Any person who knowingly makes a false representation of a material fact in the application for copyright registration provided for by section 409, or in any written statement filed in connection with the application, shall be fined not more than $ 2,500.

 The claim that Harris knowingly misrepresented facts on the copyright application is the linchpin of Hoffmeyer's counterclaim and third-party complaint. According to Hoffmeyer, Harris, knowing that the copyright had been obtained through misrepresentation and was therefore invalid, used this infringement action based on the copyright to illegally harass its competitor Hoffmeyer.

 This key link of Hoffmeyer's theory must, however, fail. Hoffmeyer's factual allegations do not support his assertion that Harris materially misrepresented facts on the copyright application or that Harris intended to deceive the Copyright Office. The facts averred by counter/third party plaintiff show only that Harris failed to correctly anticipate the evolution of copyright law.

 Hoffmeyer alleges that Heimann was "an independent contractor" at the time he prepared the drawings. (See Third Party Complaint at P 7.) According to Hoffmeyer, Harris Builders' designation of itself as author of the drawing as a "work made for hire" under 17 U.S.C. § 101 was fraudulent because, as the Supreme Court held in Community for Creative Non-Violence v. Reid, 490 U.S. 730, 104 L. Ed. 2d 811, 109 S. Ct. 2166 (1989), the work made for hire provision generally applies only to works produced by employees of an entity, not to those created by independent contractors such as Heimann.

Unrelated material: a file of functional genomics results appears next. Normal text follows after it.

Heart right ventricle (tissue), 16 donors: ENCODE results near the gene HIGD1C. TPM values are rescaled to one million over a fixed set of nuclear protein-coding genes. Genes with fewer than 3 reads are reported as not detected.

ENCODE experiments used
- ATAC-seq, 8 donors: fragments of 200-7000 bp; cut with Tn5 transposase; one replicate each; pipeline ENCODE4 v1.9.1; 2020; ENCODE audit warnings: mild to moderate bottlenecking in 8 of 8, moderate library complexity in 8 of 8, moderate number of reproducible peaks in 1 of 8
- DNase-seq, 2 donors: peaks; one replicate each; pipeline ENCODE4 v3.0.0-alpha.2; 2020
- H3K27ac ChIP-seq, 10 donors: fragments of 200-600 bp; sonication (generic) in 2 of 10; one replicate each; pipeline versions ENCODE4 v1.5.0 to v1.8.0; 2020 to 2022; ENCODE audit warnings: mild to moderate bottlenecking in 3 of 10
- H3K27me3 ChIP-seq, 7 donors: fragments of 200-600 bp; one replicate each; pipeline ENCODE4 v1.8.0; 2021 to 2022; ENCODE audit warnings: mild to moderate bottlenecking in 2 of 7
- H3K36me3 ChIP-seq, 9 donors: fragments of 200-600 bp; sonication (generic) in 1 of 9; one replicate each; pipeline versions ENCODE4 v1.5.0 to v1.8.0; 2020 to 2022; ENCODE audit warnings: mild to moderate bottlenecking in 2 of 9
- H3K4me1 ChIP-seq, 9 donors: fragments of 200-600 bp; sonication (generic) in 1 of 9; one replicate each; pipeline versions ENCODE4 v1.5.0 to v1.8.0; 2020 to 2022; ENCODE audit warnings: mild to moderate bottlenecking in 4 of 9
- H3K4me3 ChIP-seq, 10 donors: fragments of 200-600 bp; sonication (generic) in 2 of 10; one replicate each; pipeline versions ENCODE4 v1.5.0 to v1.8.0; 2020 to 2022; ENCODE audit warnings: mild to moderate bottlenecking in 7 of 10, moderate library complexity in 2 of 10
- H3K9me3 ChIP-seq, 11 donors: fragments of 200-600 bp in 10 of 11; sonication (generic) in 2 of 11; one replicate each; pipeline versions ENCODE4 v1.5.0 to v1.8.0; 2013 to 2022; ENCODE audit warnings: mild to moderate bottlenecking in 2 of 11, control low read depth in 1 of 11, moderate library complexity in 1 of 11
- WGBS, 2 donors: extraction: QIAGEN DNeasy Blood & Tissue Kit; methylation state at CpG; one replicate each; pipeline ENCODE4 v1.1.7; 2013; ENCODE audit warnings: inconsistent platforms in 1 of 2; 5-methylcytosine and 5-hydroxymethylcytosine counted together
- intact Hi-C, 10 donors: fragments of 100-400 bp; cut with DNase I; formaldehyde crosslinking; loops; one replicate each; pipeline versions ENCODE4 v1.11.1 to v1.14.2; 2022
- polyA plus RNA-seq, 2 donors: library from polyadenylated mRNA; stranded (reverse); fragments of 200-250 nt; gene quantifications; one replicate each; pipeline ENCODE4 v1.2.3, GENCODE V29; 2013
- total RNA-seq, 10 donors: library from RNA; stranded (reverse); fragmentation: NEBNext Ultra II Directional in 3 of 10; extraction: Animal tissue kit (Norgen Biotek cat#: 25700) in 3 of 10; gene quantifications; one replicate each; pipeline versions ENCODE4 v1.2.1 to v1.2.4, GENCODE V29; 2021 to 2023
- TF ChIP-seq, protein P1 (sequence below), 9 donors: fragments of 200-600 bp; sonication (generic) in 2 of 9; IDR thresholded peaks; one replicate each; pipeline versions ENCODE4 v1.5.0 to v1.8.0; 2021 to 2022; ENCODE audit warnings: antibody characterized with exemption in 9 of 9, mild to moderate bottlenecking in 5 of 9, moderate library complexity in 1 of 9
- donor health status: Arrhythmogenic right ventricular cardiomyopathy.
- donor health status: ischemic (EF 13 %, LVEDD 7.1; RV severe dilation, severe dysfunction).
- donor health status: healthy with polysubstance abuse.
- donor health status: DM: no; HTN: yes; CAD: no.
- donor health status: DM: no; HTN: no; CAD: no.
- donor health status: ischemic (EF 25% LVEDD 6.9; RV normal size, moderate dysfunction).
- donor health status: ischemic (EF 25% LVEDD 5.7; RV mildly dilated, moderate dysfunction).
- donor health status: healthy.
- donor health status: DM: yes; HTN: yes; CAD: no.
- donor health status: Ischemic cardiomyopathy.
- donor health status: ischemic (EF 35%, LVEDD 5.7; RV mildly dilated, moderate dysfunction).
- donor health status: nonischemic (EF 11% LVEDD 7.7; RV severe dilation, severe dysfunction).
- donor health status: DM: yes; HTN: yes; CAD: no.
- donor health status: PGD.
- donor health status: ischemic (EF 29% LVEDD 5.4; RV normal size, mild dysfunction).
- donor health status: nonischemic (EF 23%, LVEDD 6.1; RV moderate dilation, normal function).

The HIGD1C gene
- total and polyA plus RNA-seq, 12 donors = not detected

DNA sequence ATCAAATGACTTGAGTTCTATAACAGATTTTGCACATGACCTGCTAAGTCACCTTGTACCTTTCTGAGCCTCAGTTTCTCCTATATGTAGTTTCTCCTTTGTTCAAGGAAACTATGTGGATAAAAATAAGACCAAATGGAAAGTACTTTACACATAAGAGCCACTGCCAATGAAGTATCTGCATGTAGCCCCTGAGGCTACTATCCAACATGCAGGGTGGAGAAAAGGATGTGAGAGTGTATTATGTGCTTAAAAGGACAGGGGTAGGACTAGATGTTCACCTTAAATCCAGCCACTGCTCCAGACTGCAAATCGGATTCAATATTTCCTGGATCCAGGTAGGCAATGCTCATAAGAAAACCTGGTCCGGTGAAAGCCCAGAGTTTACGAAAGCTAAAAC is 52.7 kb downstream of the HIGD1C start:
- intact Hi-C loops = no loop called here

The Reid case was issued, however, in June 1989, more than four months after Harris Builders completed the copyright registration. Before the Reid case, the case law was unclear and conflicting as to whether a work produced by an independent contractor could be claimed and copyrighted by the hiring party as "a work made for hire." For example, in Evans Newton, Inc. v. Chicago Systems Software, 793 F.2d 889 (7th Cir. 1986), the Seventh Circuit ruled that an independent contractor could produce a "work made for hire" as to which the hiring party would be the author, if the hiring party exercised a sufficient degree of control or supervision over the independent contractor's creation of the work. Id. at 894.

 In representing itself as the author of a "work made for hire" on the basis that the drawings had been done for it by an independent contractor, Harris Builders took a position that several courts of appeal had endorsed as, at least, potentially viable. See Reid, 490 U.S. at 736 n. 2 (detailing holdings of various courts of appeal). The fact that the Supreme Court's interpretation of the law later undercut Harris' stance does not convert Harris' conduct, which was supported by the law as it existed at the time, into fraud.

 Hoffmeyer's allegations relative to Harris' failure to identify "preexisting works" on the copyright registration also do not support a claim of fraud. Counter/third-party plaintiff Hoffmeyer faults Harris for leaving blank Space 6 of the Form VA (visual arts) copyright registration, which calls for the identification of preexisting work upon which the work sought to be ...